iD magazine

The Return of the Mammoth

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OPTION 1: CLONING

Researcher­s collect cells with intact genetic material from a woolly mammoth carcass that has been preserved in permafrost for thousands of years.

The Dna-containing nucleus is removed from of one of the collected mammoth cells and is then inserted into an egg cell from an Asian elephant. As the manipulate­d egg cell divides a mammoth embryo begins to develop.

The embryo is implanted into the uterus of a female elephant, and at the end of gestation she gives birth to a woolly mammoth. Due to the difficulty of finding intact genetic material, this scenario is considered unlikely.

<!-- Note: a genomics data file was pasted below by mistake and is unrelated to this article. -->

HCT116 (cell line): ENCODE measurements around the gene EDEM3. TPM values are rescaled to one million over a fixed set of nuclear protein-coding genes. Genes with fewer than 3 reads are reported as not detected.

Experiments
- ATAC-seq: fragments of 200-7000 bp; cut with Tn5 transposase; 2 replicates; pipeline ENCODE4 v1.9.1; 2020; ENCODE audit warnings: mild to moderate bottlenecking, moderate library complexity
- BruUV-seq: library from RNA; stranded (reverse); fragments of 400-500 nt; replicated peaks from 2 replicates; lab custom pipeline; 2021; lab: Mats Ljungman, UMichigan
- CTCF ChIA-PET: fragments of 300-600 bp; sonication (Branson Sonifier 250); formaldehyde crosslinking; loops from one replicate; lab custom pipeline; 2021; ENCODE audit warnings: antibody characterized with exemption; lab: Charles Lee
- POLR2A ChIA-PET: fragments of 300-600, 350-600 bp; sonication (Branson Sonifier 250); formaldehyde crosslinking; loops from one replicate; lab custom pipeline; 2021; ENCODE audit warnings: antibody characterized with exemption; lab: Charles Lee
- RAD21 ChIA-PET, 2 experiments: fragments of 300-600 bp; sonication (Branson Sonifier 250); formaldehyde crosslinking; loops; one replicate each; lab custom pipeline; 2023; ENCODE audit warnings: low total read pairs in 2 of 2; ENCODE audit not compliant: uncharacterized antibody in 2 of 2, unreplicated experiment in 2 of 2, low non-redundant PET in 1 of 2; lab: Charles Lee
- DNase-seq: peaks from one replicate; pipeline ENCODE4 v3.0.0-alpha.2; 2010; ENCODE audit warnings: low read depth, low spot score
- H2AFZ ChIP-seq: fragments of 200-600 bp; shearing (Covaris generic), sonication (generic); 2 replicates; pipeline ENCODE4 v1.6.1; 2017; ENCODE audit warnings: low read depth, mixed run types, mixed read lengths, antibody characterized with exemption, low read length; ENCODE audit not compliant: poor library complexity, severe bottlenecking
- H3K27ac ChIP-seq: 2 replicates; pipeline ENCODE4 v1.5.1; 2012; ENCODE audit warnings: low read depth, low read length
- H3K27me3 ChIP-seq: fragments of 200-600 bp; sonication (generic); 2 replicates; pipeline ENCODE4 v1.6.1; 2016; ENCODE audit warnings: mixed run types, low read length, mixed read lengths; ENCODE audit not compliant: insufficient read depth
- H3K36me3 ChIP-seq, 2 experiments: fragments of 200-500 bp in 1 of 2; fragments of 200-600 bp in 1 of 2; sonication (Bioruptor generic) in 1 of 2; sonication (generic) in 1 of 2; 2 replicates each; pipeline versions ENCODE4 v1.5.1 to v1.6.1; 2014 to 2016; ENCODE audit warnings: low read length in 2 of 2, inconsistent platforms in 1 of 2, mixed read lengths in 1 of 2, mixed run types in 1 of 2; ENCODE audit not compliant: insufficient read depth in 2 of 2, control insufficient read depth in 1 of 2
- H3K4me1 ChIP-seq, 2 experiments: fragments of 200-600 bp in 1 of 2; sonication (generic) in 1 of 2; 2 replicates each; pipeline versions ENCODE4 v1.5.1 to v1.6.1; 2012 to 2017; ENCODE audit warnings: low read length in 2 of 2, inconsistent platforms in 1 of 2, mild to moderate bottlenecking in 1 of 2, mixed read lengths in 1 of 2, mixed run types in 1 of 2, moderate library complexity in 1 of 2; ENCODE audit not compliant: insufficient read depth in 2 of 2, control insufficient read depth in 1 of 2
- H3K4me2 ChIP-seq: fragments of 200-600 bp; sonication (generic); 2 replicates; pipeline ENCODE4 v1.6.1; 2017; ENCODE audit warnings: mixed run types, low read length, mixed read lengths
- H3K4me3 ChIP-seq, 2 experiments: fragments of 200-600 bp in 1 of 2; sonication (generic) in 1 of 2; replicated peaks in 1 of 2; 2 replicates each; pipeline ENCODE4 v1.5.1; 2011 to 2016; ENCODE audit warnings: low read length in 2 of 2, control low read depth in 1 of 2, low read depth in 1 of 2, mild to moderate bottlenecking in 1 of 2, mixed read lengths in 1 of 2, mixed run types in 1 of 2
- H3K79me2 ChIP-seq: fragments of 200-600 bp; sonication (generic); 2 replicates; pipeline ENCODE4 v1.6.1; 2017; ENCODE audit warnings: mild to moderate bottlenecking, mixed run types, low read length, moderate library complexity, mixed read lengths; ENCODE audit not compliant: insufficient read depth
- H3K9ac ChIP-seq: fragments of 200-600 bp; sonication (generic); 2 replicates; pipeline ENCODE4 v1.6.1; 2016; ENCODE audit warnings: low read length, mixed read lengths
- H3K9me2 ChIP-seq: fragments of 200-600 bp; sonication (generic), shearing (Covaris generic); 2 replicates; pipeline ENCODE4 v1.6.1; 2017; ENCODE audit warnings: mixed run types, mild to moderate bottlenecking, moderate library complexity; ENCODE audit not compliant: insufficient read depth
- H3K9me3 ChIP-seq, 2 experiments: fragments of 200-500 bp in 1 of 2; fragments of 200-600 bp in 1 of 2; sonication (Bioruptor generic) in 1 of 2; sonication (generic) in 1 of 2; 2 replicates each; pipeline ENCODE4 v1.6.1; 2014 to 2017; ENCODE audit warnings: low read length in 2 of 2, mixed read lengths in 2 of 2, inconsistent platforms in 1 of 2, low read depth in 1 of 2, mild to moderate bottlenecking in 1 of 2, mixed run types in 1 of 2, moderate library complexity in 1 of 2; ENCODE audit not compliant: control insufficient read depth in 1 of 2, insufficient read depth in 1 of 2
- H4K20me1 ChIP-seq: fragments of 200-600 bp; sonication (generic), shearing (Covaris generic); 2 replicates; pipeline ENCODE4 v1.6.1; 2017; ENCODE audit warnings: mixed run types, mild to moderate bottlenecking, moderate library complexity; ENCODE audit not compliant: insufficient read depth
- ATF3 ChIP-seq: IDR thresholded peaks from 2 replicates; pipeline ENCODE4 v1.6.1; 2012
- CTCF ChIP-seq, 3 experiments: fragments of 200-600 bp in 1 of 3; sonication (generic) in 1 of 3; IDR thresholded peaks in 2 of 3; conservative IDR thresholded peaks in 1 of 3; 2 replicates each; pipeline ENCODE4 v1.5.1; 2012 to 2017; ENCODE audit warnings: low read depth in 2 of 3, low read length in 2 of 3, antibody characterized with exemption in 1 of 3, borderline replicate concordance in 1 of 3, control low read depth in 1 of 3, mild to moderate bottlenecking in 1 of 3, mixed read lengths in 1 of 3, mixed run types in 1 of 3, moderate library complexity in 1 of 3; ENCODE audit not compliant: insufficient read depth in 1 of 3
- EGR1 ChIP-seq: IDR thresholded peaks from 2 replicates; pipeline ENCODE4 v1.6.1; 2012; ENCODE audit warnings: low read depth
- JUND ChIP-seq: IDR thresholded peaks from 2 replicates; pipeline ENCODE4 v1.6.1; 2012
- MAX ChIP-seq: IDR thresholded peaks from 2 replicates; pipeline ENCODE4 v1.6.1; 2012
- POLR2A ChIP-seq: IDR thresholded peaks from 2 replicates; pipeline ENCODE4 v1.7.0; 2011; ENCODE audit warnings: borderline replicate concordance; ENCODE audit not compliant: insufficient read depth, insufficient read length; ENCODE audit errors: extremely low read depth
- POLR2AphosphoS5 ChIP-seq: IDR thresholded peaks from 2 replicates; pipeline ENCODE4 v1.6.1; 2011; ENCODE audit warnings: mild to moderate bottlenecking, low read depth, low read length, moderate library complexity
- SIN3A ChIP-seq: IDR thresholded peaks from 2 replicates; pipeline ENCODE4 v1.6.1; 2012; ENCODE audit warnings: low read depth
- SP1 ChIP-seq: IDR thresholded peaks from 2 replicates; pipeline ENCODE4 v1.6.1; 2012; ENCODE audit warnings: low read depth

OPTION 2: GENETIC MODIFICATI­ON

Mammoths shared at least 95% of their DNA with elephants. A modern gene-editing tool known as CRISPR makes it possible to splice mammoth genes into an elephant’s genome.

The spliced genome that is transferre­d to an elephant egg cell codes for specific mammoth characteri­stics. The new genetic material makes a resulting elephant embryo develop into a creature that resembles a mammoth.

Depending on the precise degree of genetic manipulati­on, the baby that’s produced will look more like a mammoth or more like an elephant. This approach is regarded as more promising than cloning.

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